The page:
Religion Who Do We Have to Thank for a More Secular America?
posted by June 25 at 9:01 AMon
While America is famous for its packed churches and public religiosity and Europe is famous for its empty churches and public secularism, Ross Douthat argues in the new issue of The Atlantic Monthly that Europe is becoming more religious while America is becoming less religious.
America’s secular turn actually began in the 1990s, though it wasn’t until 2002 that two Berkeley sociologists first noticed it. In a paper in the American Sociological Review, Michael Hout and Claude S. Fischer announced the startling fact that the percentage of Americans who said they had “no religious preference” had doubled in less than 10 years, rising from 7 percent to 14 percent of the population.
And who can claim credit for doubling the number of American atheists, agnostics, and/or folks with “no religious preferences” at all? It wasn’t Richard Dawkins, Sam Harris, or Christopher Hitchens, as the recent spate of books by “militant atheists” were published long after the number of Americans without faith doubled. So who gets the credit?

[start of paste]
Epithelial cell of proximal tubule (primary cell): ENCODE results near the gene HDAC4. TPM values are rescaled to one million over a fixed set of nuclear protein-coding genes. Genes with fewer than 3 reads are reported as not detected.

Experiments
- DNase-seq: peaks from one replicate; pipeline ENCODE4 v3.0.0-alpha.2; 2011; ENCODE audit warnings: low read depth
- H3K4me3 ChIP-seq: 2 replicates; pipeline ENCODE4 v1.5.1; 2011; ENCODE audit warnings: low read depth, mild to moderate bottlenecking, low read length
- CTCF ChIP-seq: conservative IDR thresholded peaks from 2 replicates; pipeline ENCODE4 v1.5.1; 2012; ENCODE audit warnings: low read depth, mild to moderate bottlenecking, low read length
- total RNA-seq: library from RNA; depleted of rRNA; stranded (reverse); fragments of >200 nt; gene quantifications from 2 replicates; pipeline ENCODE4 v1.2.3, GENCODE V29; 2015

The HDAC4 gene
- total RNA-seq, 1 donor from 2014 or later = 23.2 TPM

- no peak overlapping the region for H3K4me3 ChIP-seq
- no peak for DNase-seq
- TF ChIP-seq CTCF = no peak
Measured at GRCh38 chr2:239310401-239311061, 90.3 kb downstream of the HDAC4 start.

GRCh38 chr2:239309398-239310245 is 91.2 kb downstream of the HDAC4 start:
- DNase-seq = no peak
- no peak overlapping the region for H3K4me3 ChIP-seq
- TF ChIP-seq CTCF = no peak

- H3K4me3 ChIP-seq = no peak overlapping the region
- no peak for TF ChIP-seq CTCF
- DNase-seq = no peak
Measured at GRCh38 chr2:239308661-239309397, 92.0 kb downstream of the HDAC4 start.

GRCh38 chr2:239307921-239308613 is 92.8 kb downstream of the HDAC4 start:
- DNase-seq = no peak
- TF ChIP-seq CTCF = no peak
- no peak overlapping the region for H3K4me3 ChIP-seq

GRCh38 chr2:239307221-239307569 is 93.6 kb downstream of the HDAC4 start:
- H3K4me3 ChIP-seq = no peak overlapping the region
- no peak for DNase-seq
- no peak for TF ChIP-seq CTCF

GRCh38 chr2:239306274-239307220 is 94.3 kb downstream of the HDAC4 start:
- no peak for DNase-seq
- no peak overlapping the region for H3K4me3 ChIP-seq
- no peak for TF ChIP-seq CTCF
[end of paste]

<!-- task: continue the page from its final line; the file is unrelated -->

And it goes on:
The unexpected spike wasn’t the result of growing atheism, Hout and Fischer argued; rather, more Americans were distancing themselves from organized religion as “a symbolic statement” against the religious right. If the association of religiosity with political conservatism continued to gain strength, the sociologists suggested, “then liberals’ alienation from organized religion [might] become, as it has in many other nations, institutionalized.”
So thanks to Lou Dobson, Pat Robertson, and the late Jerry Falwell, along with Ken Hutcherson and Mark Driscoll.